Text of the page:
If patients start paying more for visiting out-of-network emergency rooms, the American College of Emergency Physicians suggests it will be the government’s fault, not physicians’ or hospitals’. ACEP joined with the Emergency Department Practice Management Association in crafting a response to a new federal rule that would bar insurers from charging plan members higher copayments when they visit out-of-network EDs. That law does not prohibit doctors and hospitals from “balance billing” consumers if the insurers does not pay the full amount billed for the visit. Consumer advocates agree that the new rule does not do enough to protect consumers from paying more out-of-pocket for emergency care, but say ACEP and EDPMA have not provided adequate solutions, either. The physicians want the payment standard to be “usual and customary charges,” adjusted for geographic variations, using a transparent, independent claims database. Some consumer advocates have called for balance billing to be banned altogether.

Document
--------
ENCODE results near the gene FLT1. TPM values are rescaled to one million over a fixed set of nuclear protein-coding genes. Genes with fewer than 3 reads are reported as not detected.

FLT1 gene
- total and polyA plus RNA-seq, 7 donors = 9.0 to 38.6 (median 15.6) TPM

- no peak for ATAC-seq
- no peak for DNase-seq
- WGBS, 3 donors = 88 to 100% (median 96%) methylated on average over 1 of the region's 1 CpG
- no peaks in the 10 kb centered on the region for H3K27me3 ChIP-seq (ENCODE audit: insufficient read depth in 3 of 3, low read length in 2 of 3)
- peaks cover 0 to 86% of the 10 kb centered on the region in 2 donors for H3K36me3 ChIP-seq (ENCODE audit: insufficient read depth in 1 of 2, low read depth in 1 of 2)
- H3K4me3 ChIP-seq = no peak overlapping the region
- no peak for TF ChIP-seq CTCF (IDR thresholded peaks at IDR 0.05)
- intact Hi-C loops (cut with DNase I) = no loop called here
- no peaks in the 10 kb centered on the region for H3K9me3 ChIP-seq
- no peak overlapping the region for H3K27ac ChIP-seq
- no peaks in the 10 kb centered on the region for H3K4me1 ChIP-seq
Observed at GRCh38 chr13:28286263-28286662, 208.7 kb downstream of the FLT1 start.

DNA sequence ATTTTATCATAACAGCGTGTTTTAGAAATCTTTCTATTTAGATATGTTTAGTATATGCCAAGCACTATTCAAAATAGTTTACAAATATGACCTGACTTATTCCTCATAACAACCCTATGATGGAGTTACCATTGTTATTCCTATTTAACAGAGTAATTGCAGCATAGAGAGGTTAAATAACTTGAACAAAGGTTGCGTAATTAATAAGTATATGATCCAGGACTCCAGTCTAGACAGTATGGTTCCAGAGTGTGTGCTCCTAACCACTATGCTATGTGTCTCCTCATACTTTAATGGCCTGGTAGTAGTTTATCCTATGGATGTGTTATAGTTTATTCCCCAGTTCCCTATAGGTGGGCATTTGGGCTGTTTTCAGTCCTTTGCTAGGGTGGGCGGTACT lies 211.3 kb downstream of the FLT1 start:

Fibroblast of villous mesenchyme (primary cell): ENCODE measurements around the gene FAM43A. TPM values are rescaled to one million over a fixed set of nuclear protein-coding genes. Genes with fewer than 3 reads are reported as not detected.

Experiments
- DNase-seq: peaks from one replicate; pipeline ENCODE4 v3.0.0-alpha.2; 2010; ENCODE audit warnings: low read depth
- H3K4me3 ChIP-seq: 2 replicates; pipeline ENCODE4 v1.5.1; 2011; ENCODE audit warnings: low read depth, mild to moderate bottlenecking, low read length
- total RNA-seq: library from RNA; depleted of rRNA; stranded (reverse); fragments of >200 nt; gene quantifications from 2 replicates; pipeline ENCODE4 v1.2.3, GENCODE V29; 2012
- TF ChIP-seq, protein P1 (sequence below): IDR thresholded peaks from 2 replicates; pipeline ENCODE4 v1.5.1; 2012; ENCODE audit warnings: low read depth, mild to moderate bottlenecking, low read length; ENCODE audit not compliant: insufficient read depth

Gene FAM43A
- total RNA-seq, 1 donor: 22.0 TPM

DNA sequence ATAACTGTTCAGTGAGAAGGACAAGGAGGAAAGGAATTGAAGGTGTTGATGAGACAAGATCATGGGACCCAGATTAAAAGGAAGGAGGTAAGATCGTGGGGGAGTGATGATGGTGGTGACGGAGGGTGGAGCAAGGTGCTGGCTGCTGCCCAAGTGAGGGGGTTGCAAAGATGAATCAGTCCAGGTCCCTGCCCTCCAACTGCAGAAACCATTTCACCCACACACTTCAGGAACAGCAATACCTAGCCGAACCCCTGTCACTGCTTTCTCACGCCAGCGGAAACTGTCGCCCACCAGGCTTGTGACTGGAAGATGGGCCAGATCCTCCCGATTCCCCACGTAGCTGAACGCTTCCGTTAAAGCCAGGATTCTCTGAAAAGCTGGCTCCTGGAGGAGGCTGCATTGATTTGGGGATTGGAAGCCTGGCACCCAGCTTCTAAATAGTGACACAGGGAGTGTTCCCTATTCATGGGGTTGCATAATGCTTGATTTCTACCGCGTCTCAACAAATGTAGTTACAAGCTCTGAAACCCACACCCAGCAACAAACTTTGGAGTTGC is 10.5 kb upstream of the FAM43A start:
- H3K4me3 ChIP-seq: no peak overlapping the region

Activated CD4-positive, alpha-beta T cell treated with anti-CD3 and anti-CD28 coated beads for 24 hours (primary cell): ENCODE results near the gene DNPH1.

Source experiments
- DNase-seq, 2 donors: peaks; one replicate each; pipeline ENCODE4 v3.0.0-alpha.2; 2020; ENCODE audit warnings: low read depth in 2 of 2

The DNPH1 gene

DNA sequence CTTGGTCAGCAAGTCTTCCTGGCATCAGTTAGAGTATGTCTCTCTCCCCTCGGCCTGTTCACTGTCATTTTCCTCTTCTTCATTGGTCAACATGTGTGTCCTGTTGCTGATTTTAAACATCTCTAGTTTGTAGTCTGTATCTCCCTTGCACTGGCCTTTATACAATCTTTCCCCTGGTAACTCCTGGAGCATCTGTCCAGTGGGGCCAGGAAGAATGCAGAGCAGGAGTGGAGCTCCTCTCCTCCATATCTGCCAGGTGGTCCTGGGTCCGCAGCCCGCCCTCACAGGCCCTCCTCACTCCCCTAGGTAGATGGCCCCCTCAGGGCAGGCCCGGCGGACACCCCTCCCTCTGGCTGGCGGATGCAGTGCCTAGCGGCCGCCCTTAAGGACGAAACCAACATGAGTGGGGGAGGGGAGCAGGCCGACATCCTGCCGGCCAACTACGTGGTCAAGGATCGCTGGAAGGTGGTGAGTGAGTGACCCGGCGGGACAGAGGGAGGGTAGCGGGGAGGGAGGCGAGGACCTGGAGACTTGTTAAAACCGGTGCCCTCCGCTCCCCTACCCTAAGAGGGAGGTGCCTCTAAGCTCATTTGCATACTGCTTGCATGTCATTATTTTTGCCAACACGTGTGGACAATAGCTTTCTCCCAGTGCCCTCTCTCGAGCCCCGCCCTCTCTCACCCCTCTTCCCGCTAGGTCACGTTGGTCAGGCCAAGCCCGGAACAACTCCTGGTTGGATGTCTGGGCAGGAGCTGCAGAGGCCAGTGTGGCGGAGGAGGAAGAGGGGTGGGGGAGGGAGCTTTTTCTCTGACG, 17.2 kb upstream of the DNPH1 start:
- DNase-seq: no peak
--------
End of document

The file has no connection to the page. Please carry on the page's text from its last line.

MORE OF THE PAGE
ACEP: Don’t Blame Physicians if Patient Costs for Out-of-Network ED Visits Go Up